Non-resident in the BVI

BVI entities that are tax residents in another jurisdiction which is not “blacklisted” (i.e. not a jurisdiction included in the EU’s list of non-cooperative jurisdictions for tax purposes) are out of scope, provided their income from relevant activities are subject to tax in a jurisdiction outside the BVI. The underlying rationale is that such entities should be properly taxed in such another jurisdiction.

That said, the rules go on to explain that: “It is accepted that some jurisdictions charge tax by reference to a criterion other than residence. What matters is whether the tax authority in the jurisdiction in question has accepted that the entity (or its participators in the case of a transparent entity) is chargeable to tax (to the extent that the jurisdiction charges tax on income) in that jurisdiction by reference to the relevant local criteria.”

The underlined explanation is of importance and relevance to Hong Kong, which only taxes Hong Kong sourced profits. As mentioned above, Hong Kong does not have a re-domiciling regime and so to be regarded as a tax resident in Hong Kong, the procedure would involve registering the BVI entity as carrying on business in Hong Kong (i.e. a place of business in Hong Kong), and exercising management and control from Hong Kong.

To achieve this, the BVI entity would have to be registered as a non-Hong Kong company under Part 16 of the CO (and consequentially registered under the Hong Kong Business Registration Ordinance). The rationale behind is, perhaps, that once the BVI entity is registered in Hong Kong, it would be subject to profits tax under the Hong Kong Inland Revenue Ordinance. The BVI entity would have to produce evidence such as a tax identification number, copies of profits tax return, notice of assessment, Business Registration Certificate, certificate of tax residence, etc.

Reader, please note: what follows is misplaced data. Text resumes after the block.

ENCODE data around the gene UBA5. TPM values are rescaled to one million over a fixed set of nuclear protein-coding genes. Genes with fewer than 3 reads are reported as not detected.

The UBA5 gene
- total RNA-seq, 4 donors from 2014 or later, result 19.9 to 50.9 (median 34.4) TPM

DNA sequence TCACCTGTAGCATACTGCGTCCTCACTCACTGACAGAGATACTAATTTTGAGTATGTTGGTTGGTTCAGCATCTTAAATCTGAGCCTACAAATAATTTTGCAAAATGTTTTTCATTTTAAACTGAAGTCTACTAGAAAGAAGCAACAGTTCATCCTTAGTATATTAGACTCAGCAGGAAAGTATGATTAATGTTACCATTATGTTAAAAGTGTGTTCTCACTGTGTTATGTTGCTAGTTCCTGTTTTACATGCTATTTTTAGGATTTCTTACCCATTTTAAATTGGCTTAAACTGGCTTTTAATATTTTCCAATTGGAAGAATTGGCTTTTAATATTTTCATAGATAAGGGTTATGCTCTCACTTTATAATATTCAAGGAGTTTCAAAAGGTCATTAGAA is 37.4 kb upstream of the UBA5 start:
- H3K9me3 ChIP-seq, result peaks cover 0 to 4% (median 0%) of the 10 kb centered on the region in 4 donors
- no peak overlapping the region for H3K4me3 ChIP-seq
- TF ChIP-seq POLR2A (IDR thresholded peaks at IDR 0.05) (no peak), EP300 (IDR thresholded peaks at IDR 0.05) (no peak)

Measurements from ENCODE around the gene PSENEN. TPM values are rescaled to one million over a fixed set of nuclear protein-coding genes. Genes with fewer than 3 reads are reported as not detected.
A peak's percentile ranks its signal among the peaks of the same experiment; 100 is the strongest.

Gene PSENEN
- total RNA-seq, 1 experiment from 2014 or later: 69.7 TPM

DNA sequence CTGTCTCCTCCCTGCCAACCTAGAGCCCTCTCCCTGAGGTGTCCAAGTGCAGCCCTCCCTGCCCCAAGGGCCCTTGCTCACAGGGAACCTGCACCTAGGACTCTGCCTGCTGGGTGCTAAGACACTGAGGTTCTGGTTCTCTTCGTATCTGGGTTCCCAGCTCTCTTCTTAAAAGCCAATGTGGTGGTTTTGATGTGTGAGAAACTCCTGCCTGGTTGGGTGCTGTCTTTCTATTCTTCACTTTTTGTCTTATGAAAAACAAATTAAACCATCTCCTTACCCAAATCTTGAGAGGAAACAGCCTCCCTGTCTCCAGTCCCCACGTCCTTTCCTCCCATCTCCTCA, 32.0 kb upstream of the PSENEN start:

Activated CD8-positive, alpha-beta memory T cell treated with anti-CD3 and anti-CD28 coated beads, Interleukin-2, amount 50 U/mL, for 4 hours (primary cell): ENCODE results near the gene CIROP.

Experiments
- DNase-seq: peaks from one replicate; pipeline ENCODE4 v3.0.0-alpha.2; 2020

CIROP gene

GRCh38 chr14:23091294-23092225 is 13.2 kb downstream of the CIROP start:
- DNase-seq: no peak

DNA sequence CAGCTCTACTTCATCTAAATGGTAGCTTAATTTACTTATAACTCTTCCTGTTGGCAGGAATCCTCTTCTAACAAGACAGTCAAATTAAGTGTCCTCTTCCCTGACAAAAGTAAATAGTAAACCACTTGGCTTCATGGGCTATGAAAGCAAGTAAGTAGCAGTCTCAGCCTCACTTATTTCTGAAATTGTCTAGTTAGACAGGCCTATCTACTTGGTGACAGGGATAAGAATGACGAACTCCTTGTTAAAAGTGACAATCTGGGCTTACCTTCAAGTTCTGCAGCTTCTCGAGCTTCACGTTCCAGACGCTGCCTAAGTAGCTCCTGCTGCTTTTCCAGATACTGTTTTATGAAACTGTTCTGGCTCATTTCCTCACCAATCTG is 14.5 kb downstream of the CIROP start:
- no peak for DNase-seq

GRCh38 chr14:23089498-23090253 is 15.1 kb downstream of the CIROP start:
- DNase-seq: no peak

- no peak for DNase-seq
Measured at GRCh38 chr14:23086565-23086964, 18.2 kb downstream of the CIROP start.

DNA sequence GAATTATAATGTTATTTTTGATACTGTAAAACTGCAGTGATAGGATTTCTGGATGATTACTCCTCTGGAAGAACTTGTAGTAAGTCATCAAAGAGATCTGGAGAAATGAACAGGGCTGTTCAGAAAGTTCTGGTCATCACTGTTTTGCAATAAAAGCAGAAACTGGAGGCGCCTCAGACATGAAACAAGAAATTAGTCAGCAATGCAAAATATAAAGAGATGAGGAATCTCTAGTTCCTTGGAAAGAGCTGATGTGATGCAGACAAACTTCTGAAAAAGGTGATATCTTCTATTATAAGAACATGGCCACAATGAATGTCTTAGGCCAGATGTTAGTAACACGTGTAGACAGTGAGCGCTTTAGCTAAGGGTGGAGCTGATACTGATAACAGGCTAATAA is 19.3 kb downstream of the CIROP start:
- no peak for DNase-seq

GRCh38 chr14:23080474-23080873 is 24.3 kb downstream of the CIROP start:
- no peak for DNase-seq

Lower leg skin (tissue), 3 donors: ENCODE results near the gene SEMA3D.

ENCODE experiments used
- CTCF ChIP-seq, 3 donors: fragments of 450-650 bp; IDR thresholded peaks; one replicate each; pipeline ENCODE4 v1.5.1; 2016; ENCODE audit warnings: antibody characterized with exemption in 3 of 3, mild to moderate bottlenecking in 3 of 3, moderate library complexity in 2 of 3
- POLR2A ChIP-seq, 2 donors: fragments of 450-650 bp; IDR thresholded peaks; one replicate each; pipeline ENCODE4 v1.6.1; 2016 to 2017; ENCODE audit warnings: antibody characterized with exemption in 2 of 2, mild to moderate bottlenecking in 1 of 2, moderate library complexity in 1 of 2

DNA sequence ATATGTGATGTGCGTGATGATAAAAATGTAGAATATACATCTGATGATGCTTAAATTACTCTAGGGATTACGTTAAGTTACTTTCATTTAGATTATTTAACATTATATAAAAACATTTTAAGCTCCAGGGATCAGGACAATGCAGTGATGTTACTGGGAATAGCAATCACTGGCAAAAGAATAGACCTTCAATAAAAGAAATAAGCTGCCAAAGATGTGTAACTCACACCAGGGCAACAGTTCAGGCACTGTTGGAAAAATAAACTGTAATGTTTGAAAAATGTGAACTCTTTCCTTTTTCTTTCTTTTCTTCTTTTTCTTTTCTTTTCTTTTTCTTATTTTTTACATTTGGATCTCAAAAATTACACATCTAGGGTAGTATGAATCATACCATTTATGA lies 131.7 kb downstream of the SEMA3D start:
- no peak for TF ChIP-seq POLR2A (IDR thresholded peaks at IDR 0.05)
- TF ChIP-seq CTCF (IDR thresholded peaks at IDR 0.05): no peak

The fact that the BVI entity may have some non-taxable income (i.e. dividend income or offshore interest income) should not disqualify that entity from being regarded as a Hong Kong tax resident. While this interpretation would fall within the “relevant local criteria” basis of taxation for Hong Kong, this position has not been tested and may be subject to the views of the BVI authorities.

Assuming this position can be sustained, registering the BVI entities as tax residents in Hong Kong may be a practical way out to Hong Kong corporate groups with BVI entities (that are not holding companies) as part of their corporate structure. However, before registering such BVI entities in Hong Kong, historical and go-forward Hong Kong profits tax implications (if any) should be considered. Particularly, late registration under both the Companies and Business Registration Ordinances, and late or under reporting of prior year profits tax would trigger potentially significant penalties.

Going forward

The act is part of the game plan in enhancing global tax transparency, which also fundamentally changes the legal and tax considerations in using offshore entities. Although the BVI entities have issued the rules to provide implementation clarifications to the act, a lot of uncertainties remain. Corporate groups should not only implement measures to ensure compliance with the act, but a holistic review of the group’s entire legal and operational structure should be conducted to develop a longer-term solution. It is also necessary to bear in mind potential changes in view of the changing global tax landscape, and the potential stricter interpretation and enforcement of the act in the medium term. Finally, as one may notice from the above, the act and the potential solution and compliance have wide and multidisciplinary implications from the aspects of legal, tax, finance, operations and compliance, etc. A detailed project plan, with support from different internal and external experts, is key to the successful implementation of the solution.

This article is co-authored by Eugene Yeung and Johnson Tee, Directors of KPMG’s Corporate Tax Advisory practice in Hong Kong.